NXIVM Founder Keith Raniere Arrested on Sex-Slave Charges | Courthouse News Service
Tuesday, November 28, 2023
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NXIVM Founder Keith Raniere Arrested on Sex-Slave Charges

The founder of international professional-development group NXIVM was arrested Monday on federal charges of running a cult-like organization in which female members were branded and considered sex slaves.

BROOKLYN, N.Y. (CN) - The founder of international professional-development group NXIVM was arrested Monday on federal charges of running a cult-like organization in which female members were branded and considered sex slaves.

Deported from Mexico on Sunday, Keith Raniere, 57, is scheduled for arraignment in the Northern District of Texas at 2 p.m. Tuesday. He is expected to be transferred then to the Eastern District of New York where the complaint against him was unsealed Monday afternoon.

Headquartered in Albany, NXIVM conducts training, coaching and ethics programs in more than 32 countries. As noted in the complaint, the group, whose name is pronounced as Nexium, has features of a pyramid scheme, but Raniere’s alleged conduct involved his position at the top of a cult-like secret society within the group called DOS.

“DOS operates as a pyramid with levels of ‘slaves’ headed by ‘masters,’” FBI special agent Michael Lever wrote in an affidavit supporting Raniere’s indictment. “Slaves are expected to recruit slaves of their own (thus becoming masters themselves), who in turn owe service not only to their own masters but also to masters above them in the DOS pyramid.” (Parentheses in original.)

NXIVM did not immediately respond to a request for comment late Monday afternoon, though an undated note purportedly from Raniere called “Letter from Keith Raniere on Current Situation” was posted on the group’s website.

“The picture being painted in the media is not how I know our community and friends to be, nor how I experience it myself,” the statement says. “Over the past months, there have been extensive independent investigations performed, by highly qualified individuals, and they have firmly concluded that there is no merit to the allegations that we are abusing, coercing or harming individuals. These allegations are most disturbing to me as non-violence is one of my most important values.”

In the statement, Raniere also claims that the “sorority” is not part of NXIVM and that he is not associated with the group.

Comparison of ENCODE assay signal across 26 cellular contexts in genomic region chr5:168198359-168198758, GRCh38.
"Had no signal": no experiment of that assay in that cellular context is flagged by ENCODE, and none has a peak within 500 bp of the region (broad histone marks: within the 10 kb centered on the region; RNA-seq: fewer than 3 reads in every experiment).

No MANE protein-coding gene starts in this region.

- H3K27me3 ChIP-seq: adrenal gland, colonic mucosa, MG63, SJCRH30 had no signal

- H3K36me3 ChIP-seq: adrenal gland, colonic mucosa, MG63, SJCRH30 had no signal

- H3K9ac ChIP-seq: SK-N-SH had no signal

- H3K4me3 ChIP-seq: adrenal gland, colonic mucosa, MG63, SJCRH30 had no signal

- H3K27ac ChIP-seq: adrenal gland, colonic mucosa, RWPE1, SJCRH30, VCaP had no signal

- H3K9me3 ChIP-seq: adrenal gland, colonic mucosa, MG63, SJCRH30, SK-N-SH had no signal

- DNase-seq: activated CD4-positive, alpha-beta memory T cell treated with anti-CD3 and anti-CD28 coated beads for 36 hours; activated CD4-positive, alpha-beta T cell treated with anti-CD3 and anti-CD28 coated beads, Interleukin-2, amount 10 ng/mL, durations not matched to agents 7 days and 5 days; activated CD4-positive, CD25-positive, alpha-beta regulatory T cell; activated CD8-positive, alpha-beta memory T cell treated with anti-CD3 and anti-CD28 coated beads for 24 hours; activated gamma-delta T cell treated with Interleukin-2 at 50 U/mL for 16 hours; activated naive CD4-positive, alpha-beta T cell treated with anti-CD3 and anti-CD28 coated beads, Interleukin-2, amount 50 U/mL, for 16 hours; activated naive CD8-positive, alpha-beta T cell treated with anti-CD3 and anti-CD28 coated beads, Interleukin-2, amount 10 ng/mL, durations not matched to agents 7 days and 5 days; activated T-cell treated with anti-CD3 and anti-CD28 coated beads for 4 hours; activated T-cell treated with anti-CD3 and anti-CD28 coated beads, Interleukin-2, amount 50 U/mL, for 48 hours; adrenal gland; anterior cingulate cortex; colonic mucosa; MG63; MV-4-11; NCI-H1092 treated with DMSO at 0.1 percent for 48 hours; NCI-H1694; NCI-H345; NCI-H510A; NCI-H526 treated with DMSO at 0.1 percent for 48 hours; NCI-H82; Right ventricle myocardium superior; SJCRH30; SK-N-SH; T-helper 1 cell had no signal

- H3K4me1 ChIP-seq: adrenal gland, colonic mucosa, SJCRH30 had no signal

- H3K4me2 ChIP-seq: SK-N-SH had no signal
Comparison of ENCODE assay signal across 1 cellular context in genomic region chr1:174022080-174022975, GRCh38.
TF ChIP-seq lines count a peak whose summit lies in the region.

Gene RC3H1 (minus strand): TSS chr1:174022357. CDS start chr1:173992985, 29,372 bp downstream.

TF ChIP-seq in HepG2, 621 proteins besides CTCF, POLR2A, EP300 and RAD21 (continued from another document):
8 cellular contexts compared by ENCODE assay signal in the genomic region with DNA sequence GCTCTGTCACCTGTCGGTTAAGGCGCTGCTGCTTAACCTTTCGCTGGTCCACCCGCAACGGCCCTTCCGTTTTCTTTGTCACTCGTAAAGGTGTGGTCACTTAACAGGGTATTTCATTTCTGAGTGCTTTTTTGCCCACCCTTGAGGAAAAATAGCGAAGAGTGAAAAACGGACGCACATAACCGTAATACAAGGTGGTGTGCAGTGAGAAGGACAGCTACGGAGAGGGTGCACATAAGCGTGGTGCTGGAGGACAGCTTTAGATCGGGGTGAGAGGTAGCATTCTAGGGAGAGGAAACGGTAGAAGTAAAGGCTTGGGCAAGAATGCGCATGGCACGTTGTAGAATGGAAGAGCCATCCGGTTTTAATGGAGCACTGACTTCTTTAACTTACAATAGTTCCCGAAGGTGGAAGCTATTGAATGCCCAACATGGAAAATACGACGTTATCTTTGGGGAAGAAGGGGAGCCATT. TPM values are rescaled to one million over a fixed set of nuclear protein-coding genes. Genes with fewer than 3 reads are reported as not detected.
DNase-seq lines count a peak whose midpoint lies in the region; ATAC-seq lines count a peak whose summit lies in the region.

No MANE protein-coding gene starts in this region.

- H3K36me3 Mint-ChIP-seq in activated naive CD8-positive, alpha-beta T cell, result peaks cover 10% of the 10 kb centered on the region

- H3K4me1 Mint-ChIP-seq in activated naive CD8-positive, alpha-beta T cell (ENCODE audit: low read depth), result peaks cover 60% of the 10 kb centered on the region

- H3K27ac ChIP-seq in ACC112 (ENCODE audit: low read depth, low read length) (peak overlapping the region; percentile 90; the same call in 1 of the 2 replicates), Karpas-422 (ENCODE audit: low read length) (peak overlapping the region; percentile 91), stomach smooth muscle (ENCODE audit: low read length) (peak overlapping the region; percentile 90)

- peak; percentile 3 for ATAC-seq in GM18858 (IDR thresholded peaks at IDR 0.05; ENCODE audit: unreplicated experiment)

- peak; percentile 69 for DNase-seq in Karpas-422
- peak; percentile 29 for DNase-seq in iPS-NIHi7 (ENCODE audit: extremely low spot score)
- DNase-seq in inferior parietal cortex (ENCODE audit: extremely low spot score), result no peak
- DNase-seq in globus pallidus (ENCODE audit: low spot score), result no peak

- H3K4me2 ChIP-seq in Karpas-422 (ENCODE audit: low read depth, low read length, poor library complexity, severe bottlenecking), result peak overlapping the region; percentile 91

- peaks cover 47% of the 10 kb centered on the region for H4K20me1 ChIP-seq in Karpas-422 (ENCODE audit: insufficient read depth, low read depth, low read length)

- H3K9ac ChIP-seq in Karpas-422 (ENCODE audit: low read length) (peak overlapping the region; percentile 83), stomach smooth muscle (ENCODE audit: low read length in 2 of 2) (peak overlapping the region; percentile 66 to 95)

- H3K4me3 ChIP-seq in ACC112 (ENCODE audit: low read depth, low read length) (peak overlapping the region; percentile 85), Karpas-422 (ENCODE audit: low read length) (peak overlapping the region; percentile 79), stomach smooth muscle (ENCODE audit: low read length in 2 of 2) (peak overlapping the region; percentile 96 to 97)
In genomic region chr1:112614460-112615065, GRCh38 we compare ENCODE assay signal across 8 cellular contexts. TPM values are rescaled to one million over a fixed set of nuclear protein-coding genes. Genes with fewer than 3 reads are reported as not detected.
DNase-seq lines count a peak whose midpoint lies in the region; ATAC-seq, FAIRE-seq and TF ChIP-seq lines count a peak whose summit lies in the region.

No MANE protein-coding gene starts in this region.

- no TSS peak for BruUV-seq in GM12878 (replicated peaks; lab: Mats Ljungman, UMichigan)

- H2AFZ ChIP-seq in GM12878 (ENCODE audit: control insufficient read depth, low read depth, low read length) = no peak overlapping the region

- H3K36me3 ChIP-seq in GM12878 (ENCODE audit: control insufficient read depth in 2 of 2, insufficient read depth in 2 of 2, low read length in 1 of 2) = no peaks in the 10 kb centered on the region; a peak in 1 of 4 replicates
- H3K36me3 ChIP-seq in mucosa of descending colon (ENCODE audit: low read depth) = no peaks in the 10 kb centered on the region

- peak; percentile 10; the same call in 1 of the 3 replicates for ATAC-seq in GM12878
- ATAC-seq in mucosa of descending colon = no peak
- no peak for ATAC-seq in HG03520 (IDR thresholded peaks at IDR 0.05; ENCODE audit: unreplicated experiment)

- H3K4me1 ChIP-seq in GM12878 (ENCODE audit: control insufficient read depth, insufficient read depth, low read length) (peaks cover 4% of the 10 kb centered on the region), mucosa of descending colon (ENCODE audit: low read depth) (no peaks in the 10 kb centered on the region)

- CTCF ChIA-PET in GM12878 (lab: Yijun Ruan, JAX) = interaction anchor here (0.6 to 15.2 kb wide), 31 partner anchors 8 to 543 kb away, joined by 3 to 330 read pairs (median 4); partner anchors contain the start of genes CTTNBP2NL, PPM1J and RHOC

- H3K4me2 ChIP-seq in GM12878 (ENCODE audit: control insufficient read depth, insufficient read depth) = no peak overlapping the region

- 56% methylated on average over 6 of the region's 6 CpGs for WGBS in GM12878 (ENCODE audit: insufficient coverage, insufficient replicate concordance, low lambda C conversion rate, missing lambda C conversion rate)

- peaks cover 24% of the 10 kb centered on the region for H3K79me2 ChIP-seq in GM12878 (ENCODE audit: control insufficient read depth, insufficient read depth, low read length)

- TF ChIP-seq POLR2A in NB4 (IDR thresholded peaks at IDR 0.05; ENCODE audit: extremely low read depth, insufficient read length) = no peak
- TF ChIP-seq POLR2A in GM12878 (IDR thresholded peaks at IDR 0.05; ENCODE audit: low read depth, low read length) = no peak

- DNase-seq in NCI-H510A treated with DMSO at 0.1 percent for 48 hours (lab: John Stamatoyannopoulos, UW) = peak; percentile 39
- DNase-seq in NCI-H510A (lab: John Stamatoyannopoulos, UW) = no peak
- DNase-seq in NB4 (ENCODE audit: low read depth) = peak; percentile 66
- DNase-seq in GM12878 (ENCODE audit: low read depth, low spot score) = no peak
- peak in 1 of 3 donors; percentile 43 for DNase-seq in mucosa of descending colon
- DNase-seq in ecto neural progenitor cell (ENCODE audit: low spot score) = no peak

The complaint says some of the women recruited by DOS were dissatisfied “with the pace of their advancement at NXIVM.” In exchange for “an opportunity to join an organization that would change her life,” each new slave was forced to provide collateral, like sexually explicit photographs or other personal information, according to the complaint.

It also says at least one woman described the society as a “women’s mentorship group.” This collection of collateral turned into a monthly pattern of extortion, according to the complaint.

Prosecutors say Raniere forced the women to have sex with him and no one else while being lectured under “NXIVM curriculum” that men should have many sexual partners while women should be monogamous.

Many slaves were allegedly branded in their pubic regions with Raniere’s initials, using a cauterizing pen. Some were deprived of sleep or kept on low-calorie diets, because Raniere preferred women to be “exceptionally thin,” according to the complaint.

Prosecutors say they also were made to edit Raniere’s articles, refer to him as “The Vanguard, take ice-cold showers and perform difficult physical exercises. If they did not, they believed their collateral would be released.

Raniere, of Waterford, N.Y., was arrested in Mexico after he was found Sunday outside Puerto Vallarta, Mexico in a luxury villa.

This is not the first time NXIVM has faced accusations of cult-like activity. Raneiere filed a defamation claim in 2009 against parents who, citing a 2003 Forbes article, said their son had been involved in a “cult-like program” led by Raniere. Heiresses to the Seagram’s liquor fortune, Clare and Sara Bronfman, were both reported in 2010 to follow Raniere; Clare Bronfman is alleged to be his current financial backer.

In May 2017, a woman who claimed to be a former DOS slave defected publicly and The New York Times published a story about the alleged cult. In January 2018, U.S. Magistrate Judge Cheryl Pollak signed an order for a search warrant of an email account believed to be Raniere’s.

U.S. Attorney Richard Donoghue requested in a detention memo Monday that Raniere be permanently detained pending trial.

“This Office and our law enforcement partners are committed to the prosecution of those who break the law by preying upon and violating members of our community,” said Donoghue in a statement Monday.

FBI Assistant Director-in-Charge William F. Sweeney Jr. used stronger language.

“These serious crimes against humanity are not only shocking, but disconcerting to say the least, and we are putting an end to this torture today,” he said.

If he is convicted, Raniere would face 15 years to life in prison.

Categories / Criminal

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